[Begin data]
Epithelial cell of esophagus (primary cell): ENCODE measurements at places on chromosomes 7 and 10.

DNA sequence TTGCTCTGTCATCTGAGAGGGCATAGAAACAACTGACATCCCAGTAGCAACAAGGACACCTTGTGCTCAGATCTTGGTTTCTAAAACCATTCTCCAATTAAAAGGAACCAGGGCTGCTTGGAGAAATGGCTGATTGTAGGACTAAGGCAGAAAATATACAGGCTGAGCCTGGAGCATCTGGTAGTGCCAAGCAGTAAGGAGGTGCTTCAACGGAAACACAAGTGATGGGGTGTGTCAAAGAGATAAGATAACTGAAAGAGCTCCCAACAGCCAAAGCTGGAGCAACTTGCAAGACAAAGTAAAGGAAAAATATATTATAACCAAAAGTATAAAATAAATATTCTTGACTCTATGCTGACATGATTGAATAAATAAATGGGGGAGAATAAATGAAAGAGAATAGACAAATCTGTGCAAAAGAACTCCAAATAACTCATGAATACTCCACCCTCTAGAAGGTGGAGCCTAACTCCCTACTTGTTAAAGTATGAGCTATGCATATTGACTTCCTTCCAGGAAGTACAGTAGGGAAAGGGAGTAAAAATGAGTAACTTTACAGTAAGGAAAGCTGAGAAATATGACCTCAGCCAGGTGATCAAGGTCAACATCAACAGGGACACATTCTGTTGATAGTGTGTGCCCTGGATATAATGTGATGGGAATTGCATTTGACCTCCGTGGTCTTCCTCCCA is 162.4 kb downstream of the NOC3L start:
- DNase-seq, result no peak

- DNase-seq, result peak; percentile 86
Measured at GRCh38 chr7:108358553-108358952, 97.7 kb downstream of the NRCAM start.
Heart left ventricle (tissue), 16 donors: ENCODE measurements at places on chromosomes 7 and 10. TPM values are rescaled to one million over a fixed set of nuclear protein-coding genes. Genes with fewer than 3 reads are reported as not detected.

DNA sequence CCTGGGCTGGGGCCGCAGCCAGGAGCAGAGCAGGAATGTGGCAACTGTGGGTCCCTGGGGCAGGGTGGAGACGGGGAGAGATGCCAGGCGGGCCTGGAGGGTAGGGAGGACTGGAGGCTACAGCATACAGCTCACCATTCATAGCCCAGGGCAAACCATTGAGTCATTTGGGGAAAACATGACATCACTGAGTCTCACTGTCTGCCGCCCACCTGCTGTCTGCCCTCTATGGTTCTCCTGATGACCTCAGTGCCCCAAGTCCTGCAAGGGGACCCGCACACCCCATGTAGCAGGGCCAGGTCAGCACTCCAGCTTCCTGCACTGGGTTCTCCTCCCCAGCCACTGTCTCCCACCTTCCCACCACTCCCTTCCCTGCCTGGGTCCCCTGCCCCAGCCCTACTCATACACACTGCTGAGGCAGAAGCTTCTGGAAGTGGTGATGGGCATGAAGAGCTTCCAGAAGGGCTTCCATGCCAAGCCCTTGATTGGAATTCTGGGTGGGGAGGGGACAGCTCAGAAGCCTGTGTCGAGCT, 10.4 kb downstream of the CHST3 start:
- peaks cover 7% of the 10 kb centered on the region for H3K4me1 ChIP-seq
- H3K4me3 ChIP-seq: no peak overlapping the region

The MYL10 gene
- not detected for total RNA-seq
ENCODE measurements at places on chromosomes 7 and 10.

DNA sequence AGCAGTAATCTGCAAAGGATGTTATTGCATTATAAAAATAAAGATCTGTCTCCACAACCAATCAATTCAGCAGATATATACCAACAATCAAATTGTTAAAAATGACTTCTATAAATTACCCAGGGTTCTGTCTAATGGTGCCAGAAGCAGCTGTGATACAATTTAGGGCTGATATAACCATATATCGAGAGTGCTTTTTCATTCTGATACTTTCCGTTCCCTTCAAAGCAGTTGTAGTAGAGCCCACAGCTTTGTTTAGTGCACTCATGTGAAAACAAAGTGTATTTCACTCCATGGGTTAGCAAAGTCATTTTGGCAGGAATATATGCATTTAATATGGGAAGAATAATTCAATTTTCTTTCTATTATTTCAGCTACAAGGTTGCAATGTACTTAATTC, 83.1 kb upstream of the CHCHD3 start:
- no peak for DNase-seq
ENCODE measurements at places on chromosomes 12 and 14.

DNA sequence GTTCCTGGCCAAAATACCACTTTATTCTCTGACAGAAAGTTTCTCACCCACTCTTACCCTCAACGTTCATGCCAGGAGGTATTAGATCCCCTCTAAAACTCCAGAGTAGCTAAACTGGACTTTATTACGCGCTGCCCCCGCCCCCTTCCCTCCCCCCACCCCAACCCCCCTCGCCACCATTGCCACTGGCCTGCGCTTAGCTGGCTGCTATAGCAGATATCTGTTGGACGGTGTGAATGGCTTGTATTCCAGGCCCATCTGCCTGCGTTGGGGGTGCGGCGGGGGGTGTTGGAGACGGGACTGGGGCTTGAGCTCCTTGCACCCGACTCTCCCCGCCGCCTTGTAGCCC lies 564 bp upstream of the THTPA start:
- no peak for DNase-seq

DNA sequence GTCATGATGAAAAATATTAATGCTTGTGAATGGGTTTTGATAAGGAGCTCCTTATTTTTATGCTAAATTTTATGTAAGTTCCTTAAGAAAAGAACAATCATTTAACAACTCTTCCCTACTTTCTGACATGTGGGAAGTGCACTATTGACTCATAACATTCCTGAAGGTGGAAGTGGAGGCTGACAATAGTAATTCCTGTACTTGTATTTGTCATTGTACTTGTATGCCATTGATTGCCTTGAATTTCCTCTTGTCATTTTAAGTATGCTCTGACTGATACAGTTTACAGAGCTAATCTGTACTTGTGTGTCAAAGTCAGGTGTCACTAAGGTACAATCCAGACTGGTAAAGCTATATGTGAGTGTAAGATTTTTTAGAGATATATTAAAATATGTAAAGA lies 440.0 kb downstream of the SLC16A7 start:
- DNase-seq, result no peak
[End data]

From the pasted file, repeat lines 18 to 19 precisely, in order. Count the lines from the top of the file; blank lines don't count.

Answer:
DNA sequence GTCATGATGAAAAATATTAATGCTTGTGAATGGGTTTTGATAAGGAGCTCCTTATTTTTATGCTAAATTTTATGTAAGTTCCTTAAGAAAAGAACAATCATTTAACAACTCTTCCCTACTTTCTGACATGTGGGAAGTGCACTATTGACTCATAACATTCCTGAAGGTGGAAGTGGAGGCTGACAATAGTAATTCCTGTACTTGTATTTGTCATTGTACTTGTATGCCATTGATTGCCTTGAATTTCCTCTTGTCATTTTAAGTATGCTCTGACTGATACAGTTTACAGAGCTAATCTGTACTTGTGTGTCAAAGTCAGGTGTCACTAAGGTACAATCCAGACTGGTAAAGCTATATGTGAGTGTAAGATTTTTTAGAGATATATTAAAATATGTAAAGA lies 440.0 kb downstream of the SLC16A7 start:
- DNase-seq, result no peak